Still Burning

By Gerald Stern b. 1925 Gerald Stern
Me trying to understand say whence
say whither, say what, say me with a pencil walking,
say reading the dictionary, say learning medieval
Latin, reading Spengler, reading Whitehead,
William James I loved him, swimming breaststroke
and thinking for an hour, how did I get here?
Or thinking in line, say the 69 streetcar
or 68 or 67 Swissvale,
that would take me elsewhere, me with a textbook
reading the pre-Socratics, so badly written,
whoever the author was, me on the floor of
the lighted stacks sitting cross-legged,
walking afterwards through the park or sometimes
running across the bridges and up the hills,
sitting down in our tiny diningroom,
burning in a certain way, still burning.

Gerald Stern, “Still Burning” from American Sonnets. Copyright © 2002 by Gerald Stern. Reprinted by permission of W. W. Norton & Company, Inc..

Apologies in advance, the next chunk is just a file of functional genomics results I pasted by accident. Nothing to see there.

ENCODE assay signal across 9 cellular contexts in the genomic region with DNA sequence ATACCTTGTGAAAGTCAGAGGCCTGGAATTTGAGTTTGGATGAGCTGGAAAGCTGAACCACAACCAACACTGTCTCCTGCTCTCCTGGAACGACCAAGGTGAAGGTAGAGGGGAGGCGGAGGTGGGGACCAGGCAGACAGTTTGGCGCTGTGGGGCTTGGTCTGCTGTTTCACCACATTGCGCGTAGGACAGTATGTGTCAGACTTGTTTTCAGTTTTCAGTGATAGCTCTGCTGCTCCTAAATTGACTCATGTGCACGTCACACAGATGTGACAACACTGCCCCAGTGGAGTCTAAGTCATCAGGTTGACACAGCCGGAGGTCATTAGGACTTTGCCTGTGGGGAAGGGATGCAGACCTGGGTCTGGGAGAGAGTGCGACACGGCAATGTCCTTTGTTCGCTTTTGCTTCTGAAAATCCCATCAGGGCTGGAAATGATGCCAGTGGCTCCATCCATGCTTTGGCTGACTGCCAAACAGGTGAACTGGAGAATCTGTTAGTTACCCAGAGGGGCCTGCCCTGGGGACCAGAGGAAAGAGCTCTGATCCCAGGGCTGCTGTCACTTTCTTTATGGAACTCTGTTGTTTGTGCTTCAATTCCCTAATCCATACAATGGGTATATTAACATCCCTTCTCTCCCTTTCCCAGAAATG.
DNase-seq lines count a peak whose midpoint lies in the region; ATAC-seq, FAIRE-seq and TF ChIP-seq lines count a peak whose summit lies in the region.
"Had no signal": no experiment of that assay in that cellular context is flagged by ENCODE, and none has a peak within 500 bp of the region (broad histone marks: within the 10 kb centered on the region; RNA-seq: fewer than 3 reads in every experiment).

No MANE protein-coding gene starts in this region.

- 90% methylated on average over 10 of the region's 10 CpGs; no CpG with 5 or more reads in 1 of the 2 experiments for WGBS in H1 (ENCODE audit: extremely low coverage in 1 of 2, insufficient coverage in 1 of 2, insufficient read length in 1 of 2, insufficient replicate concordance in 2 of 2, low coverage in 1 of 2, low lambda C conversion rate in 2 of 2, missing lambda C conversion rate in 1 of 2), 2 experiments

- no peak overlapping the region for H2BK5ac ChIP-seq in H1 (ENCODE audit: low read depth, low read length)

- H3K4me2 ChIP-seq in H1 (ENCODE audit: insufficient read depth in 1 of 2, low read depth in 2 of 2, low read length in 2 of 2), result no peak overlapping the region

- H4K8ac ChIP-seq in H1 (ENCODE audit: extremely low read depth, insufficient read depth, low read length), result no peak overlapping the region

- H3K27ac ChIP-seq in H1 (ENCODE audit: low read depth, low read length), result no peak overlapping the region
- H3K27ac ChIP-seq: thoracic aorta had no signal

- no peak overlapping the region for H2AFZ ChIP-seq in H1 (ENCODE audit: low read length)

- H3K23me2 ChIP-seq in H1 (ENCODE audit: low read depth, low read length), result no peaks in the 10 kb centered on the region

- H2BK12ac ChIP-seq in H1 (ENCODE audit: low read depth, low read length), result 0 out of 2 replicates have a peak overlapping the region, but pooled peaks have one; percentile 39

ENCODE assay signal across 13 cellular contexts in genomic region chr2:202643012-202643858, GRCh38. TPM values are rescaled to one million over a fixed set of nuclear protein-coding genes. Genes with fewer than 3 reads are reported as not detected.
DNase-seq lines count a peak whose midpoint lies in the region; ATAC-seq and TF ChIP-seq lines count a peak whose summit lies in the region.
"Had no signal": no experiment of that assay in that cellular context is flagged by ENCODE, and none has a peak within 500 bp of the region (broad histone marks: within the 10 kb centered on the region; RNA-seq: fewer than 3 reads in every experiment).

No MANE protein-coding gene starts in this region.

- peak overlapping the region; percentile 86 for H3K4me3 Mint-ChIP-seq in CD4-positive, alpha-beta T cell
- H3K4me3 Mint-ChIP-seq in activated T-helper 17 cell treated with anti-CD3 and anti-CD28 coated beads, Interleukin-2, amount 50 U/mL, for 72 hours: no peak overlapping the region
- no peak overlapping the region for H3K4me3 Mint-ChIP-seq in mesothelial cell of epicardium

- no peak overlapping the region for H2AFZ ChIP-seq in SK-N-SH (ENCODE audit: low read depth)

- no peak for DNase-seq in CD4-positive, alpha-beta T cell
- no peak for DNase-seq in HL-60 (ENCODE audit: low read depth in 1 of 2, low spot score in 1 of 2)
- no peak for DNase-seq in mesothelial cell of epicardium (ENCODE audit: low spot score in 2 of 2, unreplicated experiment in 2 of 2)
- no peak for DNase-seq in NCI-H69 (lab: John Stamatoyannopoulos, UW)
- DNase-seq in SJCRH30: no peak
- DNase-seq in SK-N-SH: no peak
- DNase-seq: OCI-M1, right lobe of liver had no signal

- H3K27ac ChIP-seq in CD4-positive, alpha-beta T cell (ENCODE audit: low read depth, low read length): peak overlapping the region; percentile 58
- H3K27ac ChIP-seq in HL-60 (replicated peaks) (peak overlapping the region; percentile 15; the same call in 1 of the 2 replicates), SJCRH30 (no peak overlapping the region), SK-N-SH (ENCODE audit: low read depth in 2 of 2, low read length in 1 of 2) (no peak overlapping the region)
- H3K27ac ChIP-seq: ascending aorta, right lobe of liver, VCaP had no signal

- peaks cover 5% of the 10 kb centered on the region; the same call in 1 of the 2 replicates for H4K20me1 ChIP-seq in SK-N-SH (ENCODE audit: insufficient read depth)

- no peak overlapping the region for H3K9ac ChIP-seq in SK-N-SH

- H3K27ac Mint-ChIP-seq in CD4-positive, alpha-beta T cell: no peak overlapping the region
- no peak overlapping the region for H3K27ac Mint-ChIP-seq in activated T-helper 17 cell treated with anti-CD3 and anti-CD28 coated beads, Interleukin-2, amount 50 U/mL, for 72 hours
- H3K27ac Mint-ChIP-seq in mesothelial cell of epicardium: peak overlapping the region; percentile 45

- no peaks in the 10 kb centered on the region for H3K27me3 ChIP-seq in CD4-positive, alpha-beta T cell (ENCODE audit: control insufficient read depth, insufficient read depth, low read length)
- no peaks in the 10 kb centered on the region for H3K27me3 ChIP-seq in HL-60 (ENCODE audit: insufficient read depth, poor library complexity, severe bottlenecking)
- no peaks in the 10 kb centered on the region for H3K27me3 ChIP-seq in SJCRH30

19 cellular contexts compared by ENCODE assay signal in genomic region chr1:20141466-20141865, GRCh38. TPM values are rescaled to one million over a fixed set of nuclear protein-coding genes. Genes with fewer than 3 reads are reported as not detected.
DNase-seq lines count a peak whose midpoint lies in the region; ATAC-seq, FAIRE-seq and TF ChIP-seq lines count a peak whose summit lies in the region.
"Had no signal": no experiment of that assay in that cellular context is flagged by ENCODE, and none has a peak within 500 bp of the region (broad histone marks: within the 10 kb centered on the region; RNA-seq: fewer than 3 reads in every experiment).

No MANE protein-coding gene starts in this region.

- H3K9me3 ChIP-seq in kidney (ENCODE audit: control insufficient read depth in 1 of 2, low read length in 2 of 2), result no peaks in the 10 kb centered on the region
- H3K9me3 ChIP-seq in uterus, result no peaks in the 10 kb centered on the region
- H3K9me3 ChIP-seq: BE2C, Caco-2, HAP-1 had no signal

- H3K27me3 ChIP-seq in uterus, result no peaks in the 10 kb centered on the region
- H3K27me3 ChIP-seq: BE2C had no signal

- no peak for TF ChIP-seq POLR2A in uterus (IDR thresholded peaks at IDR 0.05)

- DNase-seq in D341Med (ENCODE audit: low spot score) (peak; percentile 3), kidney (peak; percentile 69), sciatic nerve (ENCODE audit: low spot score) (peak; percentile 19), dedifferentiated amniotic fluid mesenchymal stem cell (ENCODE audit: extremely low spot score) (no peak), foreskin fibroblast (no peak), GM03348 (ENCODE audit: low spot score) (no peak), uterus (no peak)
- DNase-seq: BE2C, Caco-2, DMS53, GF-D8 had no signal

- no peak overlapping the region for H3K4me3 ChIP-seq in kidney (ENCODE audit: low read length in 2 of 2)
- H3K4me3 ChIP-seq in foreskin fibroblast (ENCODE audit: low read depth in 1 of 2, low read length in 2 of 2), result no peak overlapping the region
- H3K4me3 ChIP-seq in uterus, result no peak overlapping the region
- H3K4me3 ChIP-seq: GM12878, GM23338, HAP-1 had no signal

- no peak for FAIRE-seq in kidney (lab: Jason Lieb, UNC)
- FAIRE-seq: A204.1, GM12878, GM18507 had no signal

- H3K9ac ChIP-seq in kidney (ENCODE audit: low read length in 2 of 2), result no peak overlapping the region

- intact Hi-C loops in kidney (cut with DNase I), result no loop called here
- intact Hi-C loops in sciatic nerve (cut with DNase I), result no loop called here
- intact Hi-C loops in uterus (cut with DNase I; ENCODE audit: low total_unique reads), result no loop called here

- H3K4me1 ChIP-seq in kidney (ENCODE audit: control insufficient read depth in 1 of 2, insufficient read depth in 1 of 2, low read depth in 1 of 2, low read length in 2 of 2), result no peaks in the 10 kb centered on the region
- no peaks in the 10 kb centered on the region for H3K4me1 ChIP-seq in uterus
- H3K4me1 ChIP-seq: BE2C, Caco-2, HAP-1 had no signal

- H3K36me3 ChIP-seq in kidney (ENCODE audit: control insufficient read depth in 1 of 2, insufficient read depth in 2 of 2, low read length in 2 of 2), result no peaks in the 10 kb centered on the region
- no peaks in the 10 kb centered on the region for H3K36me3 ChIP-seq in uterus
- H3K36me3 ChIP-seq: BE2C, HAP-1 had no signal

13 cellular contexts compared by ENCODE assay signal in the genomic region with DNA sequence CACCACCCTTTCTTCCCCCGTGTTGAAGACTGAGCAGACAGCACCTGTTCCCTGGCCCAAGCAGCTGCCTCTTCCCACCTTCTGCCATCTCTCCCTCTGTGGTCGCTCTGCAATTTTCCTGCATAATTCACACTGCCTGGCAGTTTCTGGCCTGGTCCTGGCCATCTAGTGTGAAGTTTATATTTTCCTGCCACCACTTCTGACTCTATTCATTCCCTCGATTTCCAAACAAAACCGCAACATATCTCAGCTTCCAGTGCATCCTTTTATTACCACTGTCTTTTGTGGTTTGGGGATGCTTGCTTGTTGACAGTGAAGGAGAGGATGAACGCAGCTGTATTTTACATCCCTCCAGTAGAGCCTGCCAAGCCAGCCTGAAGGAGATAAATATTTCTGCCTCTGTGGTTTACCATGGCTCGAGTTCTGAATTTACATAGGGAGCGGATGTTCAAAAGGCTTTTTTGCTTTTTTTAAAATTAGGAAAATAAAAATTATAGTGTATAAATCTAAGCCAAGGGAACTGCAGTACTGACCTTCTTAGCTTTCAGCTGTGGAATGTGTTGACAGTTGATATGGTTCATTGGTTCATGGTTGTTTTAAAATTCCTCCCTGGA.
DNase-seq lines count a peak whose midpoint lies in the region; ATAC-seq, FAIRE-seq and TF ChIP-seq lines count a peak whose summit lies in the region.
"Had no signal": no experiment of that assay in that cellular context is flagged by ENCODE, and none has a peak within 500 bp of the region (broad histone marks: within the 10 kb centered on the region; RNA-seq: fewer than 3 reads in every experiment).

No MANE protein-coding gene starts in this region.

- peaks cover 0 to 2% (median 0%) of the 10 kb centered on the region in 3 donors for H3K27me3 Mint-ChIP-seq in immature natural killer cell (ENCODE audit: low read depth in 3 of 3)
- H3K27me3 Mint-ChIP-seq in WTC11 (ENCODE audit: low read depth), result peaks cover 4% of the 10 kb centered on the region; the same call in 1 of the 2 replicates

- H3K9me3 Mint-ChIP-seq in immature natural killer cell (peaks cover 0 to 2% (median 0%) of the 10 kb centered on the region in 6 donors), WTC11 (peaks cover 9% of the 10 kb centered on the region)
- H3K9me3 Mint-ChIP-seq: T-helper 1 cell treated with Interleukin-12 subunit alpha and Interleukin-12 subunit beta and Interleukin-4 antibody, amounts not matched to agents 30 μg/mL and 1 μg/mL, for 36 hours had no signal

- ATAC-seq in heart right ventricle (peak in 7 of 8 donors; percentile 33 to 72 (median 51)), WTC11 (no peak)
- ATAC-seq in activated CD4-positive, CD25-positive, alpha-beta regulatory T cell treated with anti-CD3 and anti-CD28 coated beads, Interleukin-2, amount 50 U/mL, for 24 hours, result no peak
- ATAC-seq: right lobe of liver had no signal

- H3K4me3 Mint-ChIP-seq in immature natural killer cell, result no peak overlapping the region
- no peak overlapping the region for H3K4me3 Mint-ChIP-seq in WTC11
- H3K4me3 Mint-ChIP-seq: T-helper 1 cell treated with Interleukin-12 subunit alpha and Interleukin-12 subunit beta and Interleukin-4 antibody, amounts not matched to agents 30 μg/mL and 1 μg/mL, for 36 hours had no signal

Source: American Sonnets (W. W. Norton and Company Inc., 2002)

 Gerald  Stern

Biography

Gerald Stern has been called an “American original,” “a sometimes comic, sometimes tragic visionary,” and, by his friend Stanley Kunitz, “the wilderness in American poetry.” Over dozens of books, and decades of teaching and activism, Stern has emerged as one of America’s most celebrated and irascible poets. “If I could choose one poem of mine to explain my stance,” Stern told Contemporary Poets, “it would be ‘The One Thing in . . .

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Originally appeared in Poetry magazine.

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